An Economic Analysis of the Effectiveness of Food and Beverage Taxes as a Deterrent of the Obesity Epidemic in the United States

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Authors
Reeves, Chloe
Issue Date
2010
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Thesis
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en_US
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Abstract
The obesity epidemic in the United States has become a large problem over the last thirty years. Because the full cost of obesity is not felt by the obese consumer but is passed on to the entire population through health insurance and government funded programs, government intervention has become necessary. Several politicians have proposed instituting taxes on sugary beverages and junk foods as a means of changing consumer behavior and reducing obesity rates in the United States. Although such legislation could be difficult to pass due to the complex nature of obesity and the strong presence of food and beverage lobbyists in Congress, a well defined policy would be an effective tool in combating the obesity epidemic. Based on the findings of several cases studies, the tax on sugary beverages and junk foods would have to be large. Small taxes are effective in generating revenue but only large taxes, over time, would influence consumer behavior and reduce individuals' body weight. In addition, access to affordable fruits and vegetables is a significant determinant in an individual's Body Mass Index. However, subsidizing healthy foods can have the negative consequence of individuals purchasing more unhealthy food. Using this information, policymakers can create an effective legislation to change consumer behavior and reduce obesity rates in the United States.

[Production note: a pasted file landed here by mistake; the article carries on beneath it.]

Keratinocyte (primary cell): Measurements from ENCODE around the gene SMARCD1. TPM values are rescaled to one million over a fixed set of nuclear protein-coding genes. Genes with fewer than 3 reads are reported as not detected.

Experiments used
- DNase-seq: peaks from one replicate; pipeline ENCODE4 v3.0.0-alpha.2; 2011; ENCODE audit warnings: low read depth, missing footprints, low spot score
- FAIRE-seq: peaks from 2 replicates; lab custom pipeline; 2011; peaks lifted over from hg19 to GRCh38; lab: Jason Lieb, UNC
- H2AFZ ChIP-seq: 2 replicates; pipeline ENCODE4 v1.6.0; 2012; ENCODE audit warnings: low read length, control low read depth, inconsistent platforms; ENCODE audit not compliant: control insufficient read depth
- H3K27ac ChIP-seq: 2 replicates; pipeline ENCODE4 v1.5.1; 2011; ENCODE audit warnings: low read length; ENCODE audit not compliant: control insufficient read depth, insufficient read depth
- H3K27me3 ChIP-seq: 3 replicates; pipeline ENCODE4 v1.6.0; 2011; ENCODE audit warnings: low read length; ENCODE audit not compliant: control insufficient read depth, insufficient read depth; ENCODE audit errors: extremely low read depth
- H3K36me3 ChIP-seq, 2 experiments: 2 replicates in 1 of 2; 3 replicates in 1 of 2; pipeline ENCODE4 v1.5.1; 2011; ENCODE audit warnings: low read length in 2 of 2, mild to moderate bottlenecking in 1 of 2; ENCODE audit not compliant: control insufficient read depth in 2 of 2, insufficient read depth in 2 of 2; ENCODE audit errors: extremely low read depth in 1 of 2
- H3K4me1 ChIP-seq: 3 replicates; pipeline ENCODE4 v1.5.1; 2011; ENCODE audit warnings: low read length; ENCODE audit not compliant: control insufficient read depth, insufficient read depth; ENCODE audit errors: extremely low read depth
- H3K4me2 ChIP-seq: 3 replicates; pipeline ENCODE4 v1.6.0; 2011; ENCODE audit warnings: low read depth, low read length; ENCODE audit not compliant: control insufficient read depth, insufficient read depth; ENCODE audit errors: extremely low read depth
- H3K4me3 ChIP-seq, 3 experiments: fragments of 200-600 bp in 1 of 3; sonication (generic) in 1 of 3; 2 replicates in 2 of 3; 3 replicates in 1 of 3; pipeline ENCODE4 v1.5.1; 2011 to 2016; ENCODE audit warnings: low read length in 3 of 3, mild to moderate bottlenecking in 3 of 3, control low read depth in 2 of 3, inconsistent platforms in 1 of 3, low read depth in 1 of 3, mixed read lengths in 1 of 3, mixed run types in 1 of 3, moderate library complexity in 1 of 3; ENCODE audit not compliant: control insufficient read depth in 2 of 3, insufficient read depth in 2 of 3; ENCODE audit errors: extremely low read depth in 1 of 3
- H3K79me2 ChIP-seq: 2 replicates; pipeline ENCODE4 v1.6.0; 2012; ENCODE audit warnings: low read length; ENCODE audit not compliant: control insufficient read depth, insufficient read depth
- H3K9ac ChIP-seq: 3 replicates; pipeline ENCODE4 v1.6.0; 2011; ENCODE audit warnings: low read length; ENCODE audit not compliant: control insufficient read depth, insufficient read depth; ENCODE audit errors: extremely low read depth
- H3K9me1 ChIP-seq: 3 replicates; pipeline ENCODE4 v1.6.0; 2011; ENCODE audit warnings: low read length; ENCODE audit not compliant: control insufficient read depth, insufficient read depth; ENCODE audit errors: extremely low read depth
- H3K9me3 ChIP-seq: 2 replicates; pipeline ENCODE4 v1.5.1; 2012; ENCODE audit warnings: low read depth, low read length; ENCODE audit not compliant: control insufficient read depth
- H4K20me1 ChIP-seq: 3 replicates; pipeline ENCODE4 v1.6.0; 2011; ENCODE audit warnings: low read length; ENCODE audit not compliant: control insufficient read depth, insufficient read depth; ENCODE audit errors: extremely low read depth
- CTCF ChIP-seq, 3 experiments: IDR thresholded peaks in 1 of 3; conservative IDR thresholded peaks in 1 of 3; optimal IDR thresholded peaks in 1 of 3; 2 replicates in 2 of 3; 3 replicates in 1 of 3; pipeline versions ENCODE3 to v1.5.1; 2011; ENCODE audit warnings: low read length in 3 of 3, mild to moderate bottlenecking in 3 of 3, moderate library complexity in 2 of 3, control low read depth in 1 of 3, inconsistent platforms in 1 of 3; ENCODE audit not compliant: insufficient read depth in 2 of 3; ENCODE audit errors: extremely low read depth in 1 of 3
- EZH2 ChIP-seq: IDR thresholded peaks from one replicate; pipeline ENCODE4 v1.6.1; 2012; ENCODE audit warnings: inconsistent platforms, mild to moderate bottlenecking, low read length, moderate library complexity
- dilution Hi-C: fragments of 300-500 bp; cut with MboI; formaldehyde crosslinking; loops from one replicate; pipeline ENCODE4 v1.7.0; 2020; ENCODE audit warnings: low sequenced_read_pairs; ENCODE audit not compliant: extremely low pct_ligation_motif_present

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50 p.
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U.S. copyright laws protect this material. Commercial use or distribution of this material is not permitted without prior written permission of the copyright holder.
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